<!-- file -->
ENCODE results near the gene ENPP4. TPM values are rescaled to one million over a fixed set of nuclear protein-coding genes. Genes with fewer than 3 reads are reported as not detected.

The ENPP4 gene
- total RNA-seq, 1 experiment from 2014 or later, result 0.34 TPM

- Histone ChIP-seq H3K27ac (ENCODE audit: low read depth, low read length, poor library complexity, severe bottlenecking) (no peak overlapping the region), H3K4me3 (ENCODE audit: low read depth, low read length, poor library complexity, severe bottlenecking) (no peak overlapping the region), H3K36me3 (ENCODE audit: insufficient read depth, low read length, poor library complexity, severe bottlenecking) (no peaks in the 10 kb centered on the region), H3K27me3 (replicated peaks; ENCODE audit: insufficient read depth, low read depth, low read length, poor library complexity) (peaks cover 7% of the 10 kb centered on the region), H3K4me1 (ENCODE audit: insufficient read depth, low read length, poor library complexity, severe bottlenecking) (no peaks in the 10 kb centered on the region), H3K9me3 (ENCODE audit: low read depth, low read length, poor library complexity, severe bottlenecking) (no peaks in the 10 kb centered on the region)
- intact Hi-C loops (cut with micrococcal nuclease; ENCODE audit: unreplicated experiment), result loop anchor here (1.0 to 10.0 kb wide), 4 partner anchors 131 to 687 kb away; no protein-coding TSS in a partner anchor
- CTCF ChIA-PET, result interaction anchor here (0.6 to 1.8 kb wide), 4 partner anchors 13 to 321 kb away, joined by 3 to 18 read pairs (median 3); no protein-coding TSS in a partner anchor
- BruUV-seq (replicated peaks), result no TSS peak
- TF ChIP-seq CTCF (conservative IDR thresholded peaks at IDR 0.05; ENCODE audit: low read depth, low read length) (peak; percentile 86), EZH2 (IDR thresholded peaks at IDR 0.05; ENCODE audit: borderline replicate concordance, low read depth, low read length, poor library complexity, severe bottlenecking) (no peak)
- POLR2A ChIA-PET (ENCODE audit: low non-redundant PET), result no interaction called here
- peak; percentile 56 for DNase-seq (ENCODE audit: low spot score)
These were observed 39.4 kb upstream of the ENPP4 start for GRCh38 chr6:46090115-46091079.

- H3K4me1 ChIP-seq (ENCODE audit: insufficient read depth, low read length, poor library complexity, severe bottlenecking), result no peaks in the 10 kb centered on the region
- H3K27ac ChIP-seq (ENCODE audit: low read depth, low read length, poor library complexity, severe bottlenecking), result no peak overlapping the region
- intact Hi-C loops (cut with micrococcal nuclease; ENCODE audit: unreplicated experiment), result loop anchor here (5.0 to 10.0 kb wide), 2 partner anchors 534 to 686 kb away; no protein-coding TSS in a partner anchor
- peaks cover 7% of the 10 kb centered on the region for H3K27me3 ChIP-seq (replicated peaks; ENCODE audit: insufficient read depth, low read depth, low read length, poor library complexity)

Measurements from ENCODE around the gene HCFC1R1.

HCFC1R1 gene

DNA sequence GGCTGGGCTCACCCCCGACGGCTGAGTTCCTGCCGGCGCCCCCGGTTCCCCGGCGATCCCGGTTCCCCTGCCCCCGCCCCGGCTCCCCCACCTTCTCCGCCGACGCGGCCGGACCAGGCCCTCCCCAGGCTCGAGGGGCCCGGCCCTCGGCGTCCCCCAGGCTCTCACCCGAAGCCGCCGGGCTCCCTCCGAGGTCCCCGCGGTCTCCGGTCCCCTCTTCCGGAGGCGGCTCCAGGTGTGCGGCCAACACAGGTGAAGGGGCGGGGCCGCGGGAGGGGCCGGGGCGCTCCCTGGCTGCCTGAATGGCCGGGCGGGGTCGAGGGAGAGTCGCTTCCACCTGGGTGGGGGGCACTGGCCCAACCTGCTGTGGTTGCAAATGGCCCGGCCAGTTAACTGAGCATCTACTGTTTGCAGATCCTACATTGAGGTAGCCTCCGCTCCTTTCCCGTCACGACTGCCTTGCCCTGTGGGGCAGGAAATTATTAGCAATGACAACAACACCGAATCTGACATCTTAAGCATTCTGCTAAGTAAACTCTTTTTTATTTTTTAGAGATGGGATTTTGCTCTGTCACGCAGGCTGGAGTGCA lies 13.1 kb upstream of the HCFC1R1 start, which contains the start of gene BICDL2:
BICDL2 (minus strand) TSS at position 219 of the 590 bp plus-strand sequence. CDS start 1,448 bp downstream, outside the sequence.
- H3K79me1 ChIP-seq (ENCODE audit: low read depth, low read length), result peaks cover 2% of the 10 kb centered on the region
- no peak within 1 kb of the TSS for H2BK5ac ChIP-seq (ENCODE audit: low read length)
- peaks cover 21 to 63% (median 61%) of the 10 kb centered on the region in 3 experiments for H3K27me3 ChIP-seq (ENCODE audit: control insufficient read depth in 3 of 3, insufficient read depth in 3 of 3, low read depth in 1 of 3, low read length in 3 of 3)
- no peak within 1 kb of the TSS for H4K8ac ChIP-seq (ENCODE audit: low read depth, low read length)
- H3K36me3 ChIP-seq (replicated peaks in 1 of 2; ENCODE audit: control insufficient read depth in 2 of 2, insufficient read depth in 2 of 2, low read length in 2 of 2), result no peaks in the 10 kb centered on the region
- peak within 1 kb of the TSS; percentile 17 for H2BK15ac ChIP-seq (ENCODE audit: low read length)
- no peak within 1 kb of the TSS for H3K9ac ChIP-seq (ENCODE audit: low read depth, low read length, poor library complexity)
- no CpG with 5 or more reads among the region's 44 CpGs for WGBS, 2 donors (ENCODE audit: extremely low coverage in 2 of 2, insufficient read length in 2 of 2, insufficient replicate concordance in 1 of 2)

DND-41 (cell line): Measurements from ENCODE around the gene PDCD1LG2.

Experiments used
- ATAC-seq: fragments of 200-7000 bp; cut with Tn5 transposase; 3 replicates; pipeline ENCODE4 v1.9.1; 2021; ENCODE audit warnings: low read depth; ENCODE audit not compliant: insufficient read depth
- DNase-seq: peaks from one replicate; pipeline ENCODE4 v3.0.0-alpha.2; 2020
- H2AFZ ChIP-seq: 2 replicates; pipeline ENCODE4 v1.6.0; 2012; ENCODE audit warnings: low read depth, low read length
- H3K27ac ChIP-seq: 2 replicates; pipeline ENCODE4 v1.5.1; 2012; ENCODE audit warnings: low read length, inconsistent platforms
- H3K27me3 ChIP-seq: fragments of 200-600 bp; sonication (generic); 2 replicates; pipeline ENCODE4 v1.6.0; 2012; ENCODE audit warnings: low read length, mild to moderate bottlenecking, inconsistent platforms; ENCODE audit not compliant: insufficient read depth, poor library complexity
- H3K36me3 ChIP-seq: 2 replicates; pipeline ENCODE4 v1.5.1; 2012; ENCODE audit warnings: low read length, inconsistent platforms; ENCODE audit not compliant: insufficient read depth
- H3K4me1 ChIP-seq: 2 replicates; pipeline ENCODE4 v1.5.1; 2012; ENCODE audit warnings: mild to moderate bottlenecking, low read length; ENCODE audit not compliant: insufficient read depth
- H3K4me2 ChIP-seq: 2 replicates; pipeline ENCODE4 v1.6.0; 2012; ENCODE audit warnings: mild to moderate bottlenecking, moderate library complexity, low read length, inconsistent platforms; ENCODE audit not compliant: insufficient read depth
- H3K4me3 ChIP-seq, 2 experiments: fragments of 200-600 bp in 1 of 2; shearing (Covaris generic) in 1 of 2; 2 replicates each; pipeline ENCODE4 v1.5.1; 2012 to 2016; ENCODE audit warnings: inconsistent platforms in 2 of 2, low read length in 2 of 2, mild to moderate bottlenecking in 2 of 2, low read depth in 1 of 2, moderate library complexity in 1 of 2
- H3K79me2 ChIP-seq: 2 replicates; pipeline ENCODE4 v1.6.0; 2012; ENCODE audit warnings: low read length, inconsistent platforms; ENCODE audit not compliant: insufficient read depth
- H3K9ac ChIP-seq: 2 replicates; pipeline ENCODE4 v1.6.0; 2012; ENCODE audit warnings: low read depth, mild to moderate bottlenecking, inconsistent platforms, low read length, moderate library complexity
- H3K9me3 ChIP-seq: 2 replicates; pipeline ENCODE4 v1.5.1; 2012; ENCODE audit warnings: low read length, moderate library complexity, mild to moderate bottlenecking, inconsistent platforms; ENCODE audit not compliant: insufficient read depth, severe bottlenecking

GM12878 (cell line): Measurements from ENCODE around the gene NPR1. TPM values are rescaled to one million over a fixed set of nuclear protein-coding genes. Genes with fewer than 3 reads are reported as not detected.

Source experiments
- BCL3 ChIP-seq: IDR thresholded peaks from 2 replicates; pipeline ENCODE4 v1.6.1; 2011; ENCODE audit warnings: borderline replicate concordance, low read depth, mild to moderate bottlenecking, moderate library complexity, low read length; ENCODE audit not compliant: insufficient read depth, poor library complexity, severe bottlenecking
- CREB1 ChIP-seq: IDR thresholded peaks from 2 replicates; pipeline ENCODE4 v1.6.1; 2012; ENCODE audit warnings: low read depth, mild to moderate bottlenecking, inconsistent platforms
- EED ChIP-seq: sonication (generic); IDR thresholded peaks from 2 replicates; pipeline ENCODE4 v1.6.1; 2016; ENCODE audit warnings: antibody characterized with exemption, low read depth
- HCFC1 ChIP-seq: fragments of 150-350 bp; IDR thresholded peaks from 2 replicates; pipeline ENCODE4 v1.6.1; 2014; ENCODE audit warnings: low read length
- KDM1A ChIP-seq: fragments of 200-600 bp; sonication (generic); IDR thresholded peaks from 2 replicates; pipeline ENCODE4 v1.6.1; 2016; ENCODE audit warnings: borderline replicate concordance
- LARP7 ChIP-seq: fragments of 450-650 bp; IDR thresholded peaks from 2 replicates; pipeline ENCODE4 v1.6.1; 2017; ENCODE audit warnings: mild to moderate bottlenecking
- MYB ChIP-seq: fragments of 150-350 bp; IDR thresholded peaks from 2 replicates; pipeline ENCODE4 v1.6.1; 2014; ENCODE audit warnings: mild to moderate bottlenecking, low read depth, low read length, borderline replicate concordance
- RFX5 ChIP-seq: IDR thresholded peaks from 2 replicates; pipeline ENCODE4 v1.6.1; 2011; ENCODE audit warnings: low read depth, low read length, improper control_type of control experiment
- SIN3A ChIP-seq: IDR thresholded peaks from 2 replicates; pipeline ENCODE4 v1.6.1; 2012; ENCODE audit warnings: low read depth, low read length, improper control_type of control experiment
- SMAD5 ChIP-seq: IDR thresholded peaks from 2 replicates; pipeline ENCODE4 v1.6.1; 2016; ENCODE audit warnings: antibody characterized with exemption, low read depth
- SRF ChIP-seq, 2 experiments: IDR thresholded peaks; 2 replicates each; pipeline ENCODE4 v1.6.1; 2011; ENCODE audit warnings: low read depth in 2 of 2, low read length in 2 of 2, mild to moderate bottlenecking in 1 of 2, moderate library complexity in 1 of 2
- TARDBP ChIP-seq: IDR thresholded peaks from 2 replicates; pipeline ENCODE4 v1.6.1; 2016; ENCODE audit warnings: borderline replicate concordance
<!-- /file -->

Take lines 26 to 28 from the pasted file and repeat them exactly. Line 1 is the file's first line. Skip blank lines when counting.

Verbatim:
- no peak within 1 kb of the TSS for H3K9ac ChIP-seq (ENCODE audit: low read depth, low read length, poor library complexity)
- no CpG with 5 or more reads among the region's 44 CpGs for WGBS, 2 donors (ENCODE audit: extremely low coverage in 2 of 2, insufficient read length in 2 of 2, insufficient replicate concordance in 1 of 2)

DND-41 (cell line): Measurements from ENCODE around the gene PDCD1LG2.